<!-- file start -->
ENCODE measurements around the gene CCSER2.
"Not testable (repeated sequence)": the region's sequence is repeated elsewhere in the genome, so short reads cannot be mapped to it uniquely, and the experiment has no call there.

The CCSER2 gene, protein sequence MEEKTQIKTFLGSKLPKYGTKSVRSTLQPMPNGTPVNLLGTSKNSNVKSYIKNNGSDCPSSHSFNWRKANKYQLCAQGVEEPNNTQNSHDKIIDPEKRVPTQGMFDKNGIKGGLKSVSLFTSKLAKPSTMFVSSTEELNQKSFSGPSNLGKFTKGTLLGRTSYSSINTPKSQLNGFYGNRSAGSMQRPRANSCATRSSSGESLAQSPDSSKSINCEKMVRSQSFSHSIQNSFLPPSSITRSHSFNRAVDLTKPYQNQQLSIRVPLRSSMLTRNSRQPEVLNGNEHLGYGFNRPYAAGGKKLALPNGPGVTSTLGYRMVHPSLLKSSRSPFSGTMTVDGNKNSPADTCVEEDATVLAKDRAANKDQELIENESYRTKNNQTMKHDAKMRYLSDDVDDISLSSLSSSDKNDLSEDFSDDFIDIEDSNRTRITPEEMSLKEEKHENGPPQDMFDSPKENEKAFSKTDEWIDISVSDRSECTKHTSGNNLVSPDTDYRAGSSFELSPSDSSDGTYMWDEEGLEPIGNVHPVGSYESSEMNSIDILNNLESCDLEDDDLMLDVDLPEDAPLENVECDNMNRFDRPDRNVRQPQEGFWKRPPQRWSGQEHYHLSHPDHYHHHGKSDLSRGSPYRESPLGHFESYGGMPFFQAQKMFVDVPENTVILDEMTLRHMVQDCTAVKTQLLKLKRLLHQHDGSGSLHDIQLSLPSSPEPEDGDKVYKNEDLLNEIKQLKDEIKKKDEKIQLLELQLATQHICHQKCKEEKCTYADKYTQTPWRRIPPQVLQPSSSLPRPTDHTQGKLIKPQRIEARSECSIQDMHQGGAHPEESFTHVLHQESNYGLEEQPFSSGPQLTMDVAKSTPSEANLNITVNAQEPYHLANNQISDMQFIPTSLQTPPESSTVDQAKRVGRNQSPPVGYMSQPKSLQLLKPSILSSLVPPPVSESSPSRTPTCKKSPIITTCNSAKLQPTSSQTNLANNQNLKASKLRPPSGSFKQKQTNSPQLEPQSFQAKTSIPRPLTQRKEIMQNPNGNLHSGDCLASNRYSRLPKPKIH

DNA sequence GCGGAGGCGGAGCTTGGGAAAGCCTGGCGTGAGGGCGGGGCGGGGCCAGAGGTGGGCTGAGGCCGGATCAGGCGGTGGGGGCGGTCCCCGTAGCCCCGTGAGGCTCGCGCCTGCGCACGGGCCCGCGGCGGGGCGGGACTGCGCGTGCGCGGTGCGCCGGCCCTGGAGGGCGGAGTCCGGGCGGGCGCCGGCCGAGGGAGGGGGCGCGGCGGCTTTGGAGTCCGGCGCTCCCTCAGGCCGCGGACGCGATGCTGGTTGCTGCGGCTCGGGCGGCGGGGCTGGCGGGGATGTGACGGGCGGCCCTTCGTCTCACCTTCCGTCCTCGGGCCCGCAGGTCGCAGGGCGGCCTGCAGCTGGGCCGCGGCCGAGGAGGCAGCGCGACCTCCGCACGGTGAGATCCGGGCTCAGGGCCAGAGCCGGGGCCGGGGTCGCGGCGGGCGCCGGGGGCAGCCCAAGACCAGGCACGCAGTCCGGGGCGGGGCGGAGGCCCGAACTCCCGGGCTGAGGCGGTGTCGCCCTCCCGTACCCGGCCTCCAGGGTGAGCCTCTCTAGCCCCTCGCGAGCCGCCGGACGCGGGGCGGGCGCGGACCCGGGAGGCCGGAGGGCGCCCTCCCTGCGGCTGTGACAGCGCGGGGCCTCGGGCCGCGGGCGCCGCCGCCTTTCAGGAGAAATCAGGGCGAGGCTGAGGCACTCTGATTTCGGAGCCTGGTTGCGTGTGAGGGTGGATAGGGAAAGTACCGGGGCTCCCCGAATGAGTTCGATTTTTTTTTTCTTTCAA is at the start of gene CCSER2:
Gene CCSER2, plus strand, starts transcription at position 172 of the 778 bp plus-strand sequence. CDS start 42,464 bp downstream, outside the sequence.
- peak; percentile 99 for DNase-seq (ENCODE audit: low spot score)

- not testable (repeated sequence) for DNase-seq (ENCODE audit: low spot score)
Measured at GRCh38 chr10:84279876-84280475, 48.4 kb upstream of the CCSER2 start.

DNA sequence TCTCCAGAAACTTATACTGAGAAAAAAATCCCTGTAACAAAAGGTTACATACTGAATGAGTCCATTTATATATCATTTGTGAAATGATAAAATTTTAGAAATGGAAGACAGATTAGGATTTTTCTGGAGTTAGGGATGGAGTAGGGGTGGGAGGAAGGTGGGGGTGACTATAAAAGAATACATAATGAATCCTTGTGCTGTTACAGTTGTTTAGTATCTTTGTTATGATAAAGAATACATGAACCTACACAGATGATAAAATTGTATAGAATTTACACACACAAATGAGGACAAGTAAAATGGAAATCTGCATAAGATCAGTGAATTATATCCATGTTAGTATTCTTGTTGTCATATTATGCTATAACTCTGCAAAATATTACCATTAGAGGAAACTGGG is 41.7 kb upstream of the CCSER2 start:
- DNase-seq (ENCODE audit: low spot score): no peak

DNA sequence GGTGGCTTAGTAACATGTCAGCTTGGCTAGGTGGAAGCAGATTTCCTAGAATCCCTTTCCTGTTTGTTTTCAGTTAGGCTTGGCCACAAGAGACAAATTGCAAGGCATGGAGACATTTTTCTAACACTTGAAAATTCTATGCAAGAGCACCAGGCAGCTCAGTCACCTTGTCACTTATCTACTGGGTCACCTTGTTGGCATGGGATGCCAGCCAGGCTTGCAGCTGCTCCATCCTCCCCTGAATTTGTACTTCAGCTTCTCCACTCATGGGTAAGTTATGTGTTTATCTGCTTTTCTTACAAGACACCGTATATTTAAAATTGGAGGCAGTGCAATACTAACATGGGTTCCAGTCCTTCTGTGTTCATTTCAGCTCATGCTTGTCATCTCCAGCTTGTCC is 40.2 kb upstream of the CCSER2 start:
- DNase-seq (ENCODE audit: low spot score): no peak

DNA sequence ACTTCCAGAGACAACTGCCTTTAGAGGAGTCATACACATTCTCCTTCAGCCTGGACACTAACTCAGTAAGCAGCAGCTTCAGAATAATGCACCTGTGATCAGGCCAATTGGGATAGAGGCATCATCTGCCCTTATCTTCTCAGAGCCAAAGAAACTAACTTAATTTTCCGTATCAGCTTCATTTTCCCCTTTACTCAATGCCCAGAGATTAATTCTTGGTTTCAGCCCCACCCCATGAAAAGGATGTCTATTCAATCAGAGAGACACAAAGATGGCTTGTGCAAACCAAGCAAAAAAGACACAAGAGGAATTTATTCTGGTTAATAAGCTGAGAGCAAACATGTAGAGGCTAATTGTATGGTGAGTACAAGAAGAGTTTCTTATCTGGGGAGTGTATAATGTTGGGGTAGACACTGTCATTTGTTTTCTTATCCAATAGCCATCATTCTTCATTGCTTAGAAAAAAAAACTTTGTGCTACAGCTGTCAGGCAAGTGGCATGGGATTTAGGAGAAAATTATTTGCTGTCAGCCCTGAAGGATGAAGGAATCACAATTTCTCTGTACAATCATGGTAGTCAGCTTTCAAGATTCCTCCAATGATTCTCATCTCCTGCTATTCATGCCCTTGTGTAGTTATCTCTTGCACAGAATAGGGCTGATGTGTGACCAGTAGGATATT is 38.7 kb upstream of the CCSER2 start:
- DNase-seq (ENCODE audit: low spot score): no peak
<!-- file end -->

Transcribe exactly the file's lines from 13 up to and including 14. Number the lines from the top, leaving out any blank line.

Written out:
DNA sequence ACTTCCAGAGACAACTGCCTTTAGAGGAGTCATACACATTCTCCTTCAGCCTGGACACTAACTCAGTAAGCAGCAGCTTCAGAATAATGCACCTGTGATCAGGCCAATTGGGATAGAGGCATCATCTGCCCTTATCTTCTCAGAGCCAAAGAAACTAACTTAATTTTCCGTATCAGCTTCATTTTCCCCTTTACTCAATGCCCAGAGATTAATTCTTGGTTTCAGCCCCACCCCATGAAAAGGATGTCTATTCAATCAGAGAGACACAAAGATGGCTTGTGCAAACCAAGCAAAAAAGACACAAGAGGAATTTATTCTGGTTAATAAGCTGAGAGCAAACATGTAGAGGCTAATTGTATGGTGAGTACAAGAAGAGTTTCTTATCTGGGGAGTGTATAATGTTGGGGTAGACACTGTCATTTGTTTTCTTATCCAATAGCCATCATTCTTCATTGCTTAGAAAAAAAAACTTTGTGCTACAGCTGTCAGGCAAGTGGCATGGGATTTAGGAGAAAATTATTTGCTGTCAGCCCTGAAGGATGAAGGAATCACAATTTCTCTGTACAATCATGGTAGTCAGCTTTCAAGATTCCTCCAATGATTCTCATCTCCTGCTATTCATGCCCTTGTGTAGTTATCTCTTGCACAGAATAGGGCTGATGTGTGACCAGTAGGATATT is 38.7 kb upstream of the CCSER2 start:
- DNase-seq (ENCODE audit: low spot score): no peak